About half way there, there was this cutting, where the road dipped down six feet and went through a wooded bit. We turned the corner and the road just wasn't there. It had vanished. It was like one of those movies where the adventurers walk down a path, turn around, and find the path has gone. We knew the road was there, but it just wasn't visible. About a quarter of a mile of trees had come down in one go, and just filled the road with wood. It took them about 4 days to clear it again.

The detour we had to take took us across farm tracks, and I remember that it was the only time I was actually scared - even though I think the worst had passed by then. The road went over the top of a hill, with nothing for a couple of miles around. No buildings, trees, even hedges - just empty fields. That pickup bucked around like a bloody aeroplane in turbulance. Bloody horrible feeling.

We only caught the edge of it, and were relatively unscathed. We kept power, I think, and we never lost road access to the rest of the world. Most of the plantlife that we lost near us was the trees down the sides of the road where, all too frequently, it looked like someone had tried to make the trees and the road swap locations, but had got bored half way through.

We got through a huge amount of twostroke fuel, and I remember getting pretty blase about being around my father's chainsaw. Half the barb wire fences were attached to (or had been absorbed by) trees, so getting rid of the wood often meant handling logs that were attached to the landscape by metal rope. I had my hands about two feet away from the chain when the blade hit a burried nail and skittered across the wood towards my hands. Never been so glad I was paying attention...
posted by sodium lights the horizon at 3:55 AM on October 15, 2012 [9 favorites]

I was in Hove at the time. I remember lying awake that night, and hearing thudding/banging sounds, and realizing at some point that it was debris flying around and bouncing off the roof. Next day, there were trees down everywhere, and all the beach huts on the beach were blown around. Still have some photos somewhere, I'll see if I can dig up and scan over the next few days.
posted by carter at 4:43 AM on October 15, 2012

I remember standing in a South London street with a chainsaw. I also remember the gale.
posted by fallingbadgers at 11:17 AM on October 15, 2012 [1 favorite]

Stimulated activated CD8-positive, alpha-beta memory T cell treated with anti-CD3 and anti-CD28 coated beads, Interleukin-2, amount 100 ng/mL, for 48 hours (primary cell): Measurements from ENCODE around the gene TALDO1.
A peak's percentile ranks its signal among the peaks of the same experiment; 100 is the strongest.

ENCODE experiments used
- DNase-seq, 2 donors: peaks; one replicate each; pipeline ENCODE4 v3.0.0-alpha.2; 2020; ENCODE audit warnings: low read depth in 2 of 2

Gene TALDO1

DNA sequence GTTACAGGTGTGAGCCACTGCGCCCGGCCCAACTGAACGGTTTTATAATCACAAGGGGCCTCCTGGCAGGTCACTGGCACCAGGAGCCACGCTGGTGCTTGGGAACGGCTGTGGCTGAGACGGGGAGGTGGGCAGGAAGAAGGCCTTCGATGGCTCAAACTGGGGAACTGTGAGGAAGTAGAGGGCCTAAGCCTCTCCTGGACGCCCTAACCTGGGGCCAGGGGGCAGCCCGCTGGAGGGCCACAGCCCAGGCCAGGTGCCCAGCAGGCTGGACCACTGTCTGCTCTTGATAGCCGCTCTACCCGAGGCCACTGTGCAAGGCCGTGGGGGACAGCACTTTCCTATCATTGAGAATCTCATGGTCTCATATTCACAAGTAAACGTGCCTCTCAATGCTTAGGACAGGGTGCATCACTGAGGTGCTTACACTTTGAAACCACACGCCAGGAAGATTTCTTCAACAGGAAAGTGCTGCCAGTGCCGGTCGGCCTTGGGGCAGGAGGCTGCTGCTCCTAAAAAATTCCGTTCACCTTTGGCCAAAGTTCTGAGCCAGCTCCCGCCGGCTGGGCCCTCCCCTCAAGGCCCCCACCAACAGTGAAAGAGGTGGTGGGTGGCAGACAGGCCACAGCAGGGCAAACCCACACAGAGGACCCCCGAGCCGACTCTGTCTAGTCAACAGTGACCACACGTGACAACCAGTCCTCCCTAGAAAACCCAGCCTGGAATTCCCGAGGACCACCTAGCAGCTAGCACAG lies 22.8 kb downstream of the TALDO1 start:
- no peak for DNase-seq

The top rooms of Second Court, St John's College, Cambridge moved around rather a lot. Unreinforced masonry with a rubble core if I recall.
posted by mdoar at 3:07 PM on October 15, 2012

I was living in Tooting, as I still am. I remember being woken up in the night by the most infernal howling, and the sounds of shatterings and collisions. I got up, opened the bedroom curtains and, in my sleepy state, was only mildly surprised to see an approximately 6ft by 8ft section of solid wooden fence fly above my garden at a height of about fifteen feet. "Bloody windy out there", I thought, and went back to bed. The following morning I remember the streets were littered with roof tiles, chunks of felled chimney and window glass. Tooting common looked like a tree battlefield.

Twenty-five years ago? Really? I suppose it was. I was 28. Oh Lord, life goes so fast.
posted by Decani at 1:44 AM on October 16, 2012

My family home was a few miles outside Canterbury, in the Elham Valley. But I wasn't there on the night of the storm, because I was away at university. Mum and Dad's house didn't get power back for a few days. When I came back home for Christmas, the journey home from Canterbury was so strange. I knew the route so well, but everything was different: there were views where there had been no views before, valleys opened up, and in every field, huge old trees down with massive earthbound roots torn from the ground.

Bad though the destruction was, I was sad that I missed the whole thing. Became a habit too: my parents house was across the road from an intermittent river, that had been nothing but a dry ditch in the years we'd lived there. I'd played in it, imagined making rafts and sailing them along. True to form, when a trickle appeared, and then turned into a stream, and then filled the ditch, and then flooded out across the road...I was away then too.
posted by reynir at 12:50 PM on October 16, 2012